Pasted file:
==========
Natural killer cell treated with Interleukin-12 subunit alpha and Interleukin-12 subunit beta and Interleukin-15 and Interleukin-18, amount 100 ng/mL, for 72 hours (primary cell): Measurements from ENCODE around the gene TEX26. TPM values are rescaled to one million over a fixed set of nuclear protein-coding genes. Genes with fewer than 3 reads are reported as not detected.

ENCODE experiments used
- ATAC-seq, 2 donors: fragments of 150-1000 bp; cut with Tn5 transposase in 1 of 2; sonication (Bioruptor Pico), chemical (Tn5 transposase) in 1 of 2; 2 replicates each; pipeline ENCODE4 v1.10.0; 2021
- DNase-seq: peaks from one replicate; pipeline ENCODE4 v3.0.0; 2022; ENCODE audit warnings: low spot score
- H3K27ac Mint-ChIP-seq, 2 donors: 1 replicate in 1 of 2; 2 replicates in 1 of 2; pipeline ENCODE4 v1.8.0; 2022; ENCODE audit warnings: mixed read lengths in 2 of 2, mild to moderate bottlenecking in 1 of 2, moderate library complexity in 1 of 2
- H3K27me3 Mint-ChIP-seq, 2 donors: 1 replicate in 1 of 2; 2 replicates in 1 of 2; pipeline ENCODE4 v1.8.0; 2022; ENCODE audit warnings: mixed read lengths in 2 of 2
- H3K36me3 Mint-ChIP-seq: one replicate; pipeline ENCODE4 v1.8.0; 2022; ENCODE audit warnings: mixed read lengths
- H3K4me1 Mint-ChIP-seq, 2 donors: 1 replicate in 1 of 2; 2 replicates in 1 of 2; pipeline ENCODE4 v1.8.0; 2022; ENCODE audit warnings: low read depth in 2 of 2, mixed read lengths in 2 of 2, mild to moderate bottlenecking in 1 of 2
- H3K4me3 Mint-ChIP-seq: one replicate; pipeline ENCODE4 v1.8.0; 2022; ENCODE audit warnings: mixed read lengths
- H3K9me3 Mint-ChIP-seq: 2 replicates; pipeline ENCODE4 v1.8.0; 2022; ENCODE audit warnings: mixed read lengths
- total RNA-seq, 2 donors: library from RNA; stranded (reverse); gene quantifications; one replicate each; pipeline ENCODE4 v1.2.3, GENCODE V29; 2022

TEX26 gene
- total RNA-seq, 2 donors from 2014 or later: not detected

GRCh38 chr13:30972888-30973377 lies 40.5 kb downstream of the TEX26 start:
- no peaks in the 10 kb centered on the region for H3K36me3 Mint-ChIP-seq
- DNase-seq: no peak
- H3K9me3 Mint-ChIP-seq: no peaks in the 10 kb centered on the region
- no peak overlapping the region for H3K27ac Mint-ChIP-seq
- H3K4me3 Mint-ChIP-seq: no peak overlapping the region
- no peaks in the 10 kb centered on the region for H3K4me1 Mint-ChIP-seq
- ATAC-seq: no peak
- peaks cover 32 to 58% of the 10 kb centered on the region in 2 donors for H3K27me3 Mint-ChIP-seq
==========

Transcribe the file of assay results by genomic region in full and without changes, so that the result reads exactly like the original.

Natural killer cell treated with Interleukin-12 subunit alpha and Interleukin-12 subunit beta and Interleukin-15 and Interleukin-18, amount 100 ng/mL, for 72 hours (primary cell): Measurements from ENCODE around the gene TEX26. TPM values are rescaled to one million over a fixed set of nuclear protein-coding genes. Genes with fewer than 3 reads are reported as not detected.

ENCODE experiments used
- ATAC-seq, 2 donors: fragments of 150-1000 bp; cut with Tn5 transposase in 1 of 2; sonication (Bioruptor Pico), chemical (Tn5 transposase) in 1 of 2; 2 replicates each; pipeline ENCODE4 v1.10.0; 2021
- DNase-seq: peaks from one replicate; pipeline ENCODE4 v3.0.0; 2022; ENCODE audit warnings: low spot score
- H3K27ac Mint-ChIP-seq, 2 donors: 1 replicate in 1 of 2; 2 replicates in 1 of 2; pipeline ENCODE4 v1.8.0; 2022; ENCODE audit warnings: mixed read lengths in 2 of 2, mild to moderate bottlenecking in 1 of 2, moderate library complexity in 1 of 2
- H3K27me3 Mint-ChIP-seq, 2 donors: 1 replicate in 1 of 2; 2 replicates in 1 of 2; pipeline ENCODE4 v1.8.0; 2022; ENCODE audit warnings: mixed read lengths in 2 of 2
- H3K36me3 Mint-ChIP-seq: one replicate; pipeline ENCODE4 v1.8.0; 2022; ENCODE audit warnings: mixed read lengths
- H3K4me1 Mint-ChIP-seq, 2 donors: 1 replicate in 1 of 2; 2 replicates in 1 of 2; pipeline ENCODE4 v1.8.0; 2022; ENCODE audit warnings: low read depth in 2 of 2, mixed read lengths in 2 of 2, mild to moderate bottlenecking in 1 of 2
- H3K4me3 Mint-ChIP-seq: one replicate; pipeline ENCODE4 v1.8.0; 2022; ENCODE audit warnings: mixed read lengths
- H3K9me3 Mint-ChIP-seq: 2 replicates; pipeline ENCODE4 v1.8.0; 2022; ENCODE audit warnings: mixed read lengths
- total RNA-seq, 2 donors: library from RNA; stranded (reverse); gene quantifications; one replicate each; pipeline ENCODE4 v1.2.3, GENCODE V29; 2022

TEX26 gene
- total RNA-seq, 2 donors from 2014 or later: not detected

GRCh38 chr13:30972888-30973377 lies 40.5 kb downstream of the TEX26 start:
- no peaks in the 10 kb centered on the region for H3K36me3 Mint-ChIP-seq
- DNase-seq: no peak
- H3K9me3 Mint-ChIP-seq: no peaks in the 10 kb centered on the region
- no peak overlapping the region for H3K27ac Mint-ChIP-seq
- H3K4me3 Mint-ChIP-seq: no peak overlapping the region
- no peaks in the 10 kb centered on the region for H3K4me1 Mint-ChIP-seq
- ATAC-seq: no peak
- peaks cover 32 to 58% of the 10 kb centered on the region in 2 donors for H3K27me3 Mint-ChIP-seq